1

I am fetching a database row inside my c# code. Row contains 3 different flags (3 columns with true or false values). Only one of these columns will be true and that will determine the type of that object. How can i determine the type of that object in one line of code. If all three flags are false then i need to have a default type.

var myObject = this.unitOfWork.myRepository.GetMeObject();

 var objectType = myObject .IsA == true
                              ? "A"
                              : myObject .IsB == true
                                    ? "B"
                                    : myObject .IsC == true
                                          ? "C"
                                          : "D";

If none of the condition is valid then ObjectType should be D

Any suggestion will be much appreciated.

Thanks

  • Apart from the readability, what's wrong with what you already have? – musefan Jul 12 '13 at 9:51
  • myObject.GetType().ToString()? or did you want Activator.CreateInstance(myObject.GetType()); – Sayse Jul 12 '13 at 9:51
  • Why do you need to know the type? Can they not share a common interface that lets you perform the operation you need to perform? – Fenton Jul 12 '13 at 9:53
  • 3
    Start with removing the == true. – Henrik Jul 12 '13 at 9:53
  • @Sayse and Steve, have you not read the question? OP has a database row, with different columns that determine the type – musefan Jul 12 '13 at 9:54
5

Personally, I would be tempted to create an extension method for your database object. Something like this:

public static string GetObjectTypeOrDefault(this MyObject myObject)
{
    if(myObject.IsA) return "A";
    if(myObject.IsB) return "B";
    if(myObject.IsC) return "C";
    return "D";
}

Then you would use it like this:

MyObject myObject = this.unitOfWork.myRepository.GetMeObject();
string objectType = myObject.GetObjectTypeOrDefault();

You can even check for null objects with this method


If you still just want a single line, then you original attempt will work fine, but could be cleaned up a bit:

var objectType = myObject.IsA ? "A" : myObject.IsB ? "B" : myObject.IsC ? "C" : "D";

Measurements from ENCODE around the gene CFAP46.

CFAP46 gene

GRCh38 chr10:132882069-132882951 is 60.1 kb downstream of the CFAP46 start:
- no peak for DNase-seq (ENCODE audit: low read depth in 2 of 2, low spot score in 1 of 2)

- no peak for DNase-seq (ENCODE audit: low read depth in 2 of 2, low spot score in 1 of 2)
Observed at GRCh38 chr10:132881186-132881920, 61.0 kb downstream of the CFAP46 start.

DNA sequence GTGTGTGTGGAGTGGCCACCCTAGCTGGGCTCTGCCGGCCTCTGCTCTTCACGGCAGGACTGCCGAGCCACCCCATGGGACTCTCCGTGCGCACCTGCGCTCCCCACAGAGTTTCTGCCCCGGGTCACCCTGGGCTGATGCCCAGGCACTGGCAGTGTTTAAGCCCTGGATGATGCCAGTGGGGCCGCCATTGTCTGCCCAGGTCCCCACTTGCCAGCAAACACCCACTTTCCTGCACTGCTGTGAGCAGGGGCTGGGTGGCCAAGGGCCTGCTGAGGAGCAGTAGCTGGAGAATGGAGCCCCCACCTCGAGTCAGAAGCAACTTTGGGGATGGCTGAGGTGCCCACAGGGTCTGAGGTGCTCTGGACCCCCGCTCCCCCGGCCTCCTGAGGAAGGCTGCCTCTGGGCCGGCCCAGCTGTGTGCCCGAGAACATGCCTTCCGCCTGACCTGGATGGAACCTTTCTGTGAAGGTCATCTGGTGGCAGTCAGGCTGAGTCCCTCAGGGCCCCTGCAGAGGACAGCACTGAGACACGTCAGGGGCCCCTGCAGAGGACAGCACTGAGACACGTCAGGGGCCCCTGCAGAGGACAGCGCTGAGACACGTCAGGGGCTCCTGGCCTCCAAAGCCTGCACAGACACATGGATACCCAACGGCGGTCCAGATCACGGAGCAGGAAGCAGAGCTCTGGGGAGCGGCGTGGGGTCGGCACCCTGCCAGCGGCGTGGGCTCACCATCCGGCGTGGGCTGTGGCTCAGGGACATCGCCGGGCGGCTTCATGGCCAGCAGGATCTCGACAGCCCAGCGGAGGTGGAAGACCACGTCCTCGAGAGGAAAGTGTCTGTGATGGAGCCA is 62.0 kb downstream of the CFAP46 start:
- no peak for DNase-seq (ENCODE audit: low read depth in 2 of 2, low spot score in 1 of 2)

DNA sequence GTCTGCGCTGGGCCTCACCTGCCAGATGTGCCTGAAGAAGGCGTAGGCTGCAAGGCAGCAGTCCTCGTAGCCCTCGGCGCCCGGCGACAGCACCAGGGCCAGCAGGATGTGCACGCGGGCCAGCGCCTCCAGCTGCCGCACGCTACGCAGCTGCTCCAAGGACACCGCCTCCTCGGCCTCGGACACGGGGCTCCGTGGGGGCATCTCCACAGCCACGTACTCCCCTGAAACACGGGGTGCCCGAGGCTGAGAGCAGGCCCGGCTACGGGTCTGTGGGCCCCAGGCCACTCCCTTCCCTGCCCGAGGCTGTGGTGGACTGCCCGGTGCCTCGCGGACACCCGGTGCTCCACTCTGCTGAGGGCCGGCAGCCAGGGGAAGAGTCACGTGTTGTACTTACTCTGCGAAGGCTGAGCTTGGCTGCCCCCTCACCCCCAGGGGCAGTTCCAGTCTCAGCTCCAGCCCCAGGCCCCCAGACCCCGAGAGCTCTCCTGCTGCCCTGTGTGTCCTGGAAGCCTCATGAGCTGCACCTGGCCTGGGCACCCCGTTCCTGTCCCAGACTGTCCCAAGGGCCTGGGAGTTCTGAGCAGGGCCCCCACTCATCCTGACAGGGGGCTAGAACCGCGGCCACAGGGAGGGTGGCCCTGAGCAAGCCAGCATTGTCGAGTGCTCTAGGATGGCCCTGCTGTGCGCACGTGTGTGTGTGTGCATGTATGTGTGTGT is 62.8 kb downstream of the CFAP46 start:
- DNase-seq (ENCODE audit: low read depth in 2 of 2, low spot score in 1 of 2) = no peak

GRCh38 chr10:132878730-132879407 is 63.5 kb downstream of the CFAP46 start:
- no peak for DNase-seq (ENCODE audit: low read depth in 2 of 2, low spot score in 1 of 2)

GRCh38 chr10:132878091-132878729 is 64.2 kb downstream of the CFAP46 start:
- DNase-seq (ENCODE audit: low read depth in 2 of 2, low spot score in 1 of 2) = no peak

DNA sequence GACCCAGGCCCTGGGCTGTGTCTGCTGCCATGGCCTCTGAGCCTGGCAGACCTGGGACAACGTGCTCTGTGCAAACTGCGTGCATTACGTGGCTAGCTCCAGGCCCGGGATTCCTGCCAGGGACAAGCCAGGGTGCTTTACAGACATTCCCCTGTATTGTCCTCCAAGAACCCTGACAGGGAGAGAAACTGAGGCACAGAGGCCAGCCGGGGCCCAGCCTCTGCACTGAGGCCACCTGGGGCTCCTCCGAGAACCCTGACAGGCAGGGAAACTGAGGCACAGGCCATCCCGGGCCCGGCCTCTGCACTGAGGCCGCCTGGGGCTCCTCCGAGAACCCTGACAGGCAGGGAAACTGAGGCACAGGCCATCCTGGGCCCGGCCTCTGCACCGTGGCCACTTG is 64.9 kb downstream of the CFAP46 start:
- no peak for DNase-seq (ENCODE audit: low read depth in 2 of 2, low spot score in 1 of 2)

• 2
    @sangramparmar: Why not? show me the evidence – musefan Jul 12 '13 at 10:09
  • 1
    @sangramparmar: The accepted answer that you posted specifically says it is fine in short examples. Also, this is one person's opinion - where is the evidence as to why it is bad practice? – musefan Jul 12 '13 at 10:18
  • 2
    @sangramparmar - Now your just proving our point – Sayse Jul 12 '13 at 10:27
  • 1
    @sangramparmar: Again, the most upvoted answer says they don't support the view and will use which ever approach is right for the job. Fact is, I don't live my life by blindy following one rule I read somewhere back in the day. I will evaluate each problem for what it is, and choose what I believe to be the best solution. I know what you are suggesting to fix my method, and I would use a "result" variable in many case where the code flow is more complex. But in this instance my approach is much simpler. Can you honestly tell me one disadvantage of what I have done here? – musefan Jul 12 '13 at 10:29
  • 1
    @sangramparmar: Also, 489 voters agree with this answer. In fact, most of the answers on that thread say how acceptable multiple return points are. Including this example of why blindly following such a silly rule can make code hard to read – musefan Jul 12 '13 at 10:33
0

Not quite the same, as I'm aiming here for readability rather than efficiency; this may be easier to follow for future developers of your system:

var myObject = this.unitOfWork.myRepository.GetMeObject();

string objectType = (myObject.IsA ? "A" : "") +
                    (myObject.IsB ? "B" : "") +
                    (myObject.IsC ? "C" : "");

objectType = (objectType == "") ? "D" : objectType;

Or, as a slight less readable single-line version,

var myObject = this.unitOfWork.myRepository.GetMeObject();

string objectType = (myObject.IsA ? "A" : "") +
                    (myObject.IsB ? "B" : "") +
                    (myObject.IsC ? "C" : "") +
                    ((myObject.IsA || myObject.IsB || myObject.IsC) ? "" : "D");
  • This is exponentially less efficient – Sayse Jul 12 '13 at 9:59
  • Yes; it's posted here as an example of how the functionality could be made readable, which I felt was an issue with the other answer at the time this was written. – Adrian Wragg Jul 12 '13 at 10:02
-1

try this

            var objectType = ((myObject.IsA)
                                    ? "A"
                                    : ((myObject.IsB)
                                                    ? "B"
                                                    : ((myObject.IsC)
                                                                ? "C"
                                                                : "D")));
  • -1: Same logic that the OP already has, except you have made it harder to read. And you still kept the pointless == true checks – musefan Jul 12 '13 at 9:57
  • WIll this Return 'D' if none of the conditions is true? – InTheWorldOfCodingApplications Jul 12 '13 at 10:01
  • @user1711287: Your current code with return "D" if none of the condition is true already – musefan Jul 12 '13 at 10:02
  • working fine...if none of the condition true It will return D..@musefan – sangram parmar Jul 12 '13 at 10:03
  • All answers seems right , don't know which one to mark as accepted – InTheWorldOfCodingApplications Jul 12 '13 at 10:07

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